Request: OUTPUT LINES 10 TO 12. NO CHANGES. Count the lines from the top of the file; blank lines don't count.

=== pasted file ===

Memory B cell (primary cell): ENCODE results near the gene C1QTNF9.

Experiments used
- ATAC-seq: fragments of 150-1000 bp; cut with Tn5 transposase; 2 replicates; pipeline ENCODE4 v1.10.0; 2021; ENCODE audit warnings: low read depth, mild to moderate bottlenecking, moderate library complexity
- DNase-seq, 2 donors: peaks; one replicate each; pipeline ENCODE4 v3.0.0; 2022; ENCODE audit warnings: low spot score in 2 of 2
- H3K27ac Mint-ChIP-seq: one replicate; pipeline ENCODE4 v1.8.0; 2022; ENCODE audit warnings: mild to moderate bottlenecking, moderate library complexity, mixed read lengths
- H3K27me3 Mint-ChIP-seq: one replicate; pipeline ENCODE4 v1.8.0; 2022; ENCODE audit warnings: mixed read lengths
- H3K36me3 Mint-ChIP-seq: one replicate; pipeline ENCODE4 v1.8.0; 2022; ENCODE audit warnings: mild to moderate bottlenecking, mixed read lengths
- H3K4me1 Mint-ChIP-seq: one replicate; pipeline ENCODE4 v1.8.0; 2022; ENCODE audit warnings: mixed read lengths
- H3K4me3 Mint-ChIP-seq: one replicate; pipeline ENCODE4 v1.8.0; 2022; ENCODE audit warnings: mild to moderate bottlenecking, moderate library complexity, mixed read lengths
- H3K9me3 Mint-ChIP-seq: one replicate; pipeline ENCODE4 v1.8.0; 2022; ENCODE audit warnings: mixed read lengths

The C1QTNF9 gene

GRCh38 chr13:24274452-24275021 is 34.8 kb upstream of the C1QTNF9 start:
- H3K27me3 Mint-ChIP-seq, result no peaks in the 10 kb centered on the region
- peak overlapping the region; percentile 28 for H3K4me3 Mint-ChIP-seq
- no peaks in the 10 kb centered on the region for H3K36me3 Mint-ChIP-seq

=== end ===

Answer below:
- H3K9me3 Mint-ChIP-seq: one replicate; pipeline ENCODE4 v1.8.0; 2022; ENCODE audit warnings: mixed read lengths

The C1QTNF9 gene

GRCh38 chr13:24274452-24275021 is 34.8 kb upstream of the C1QTNF9 start: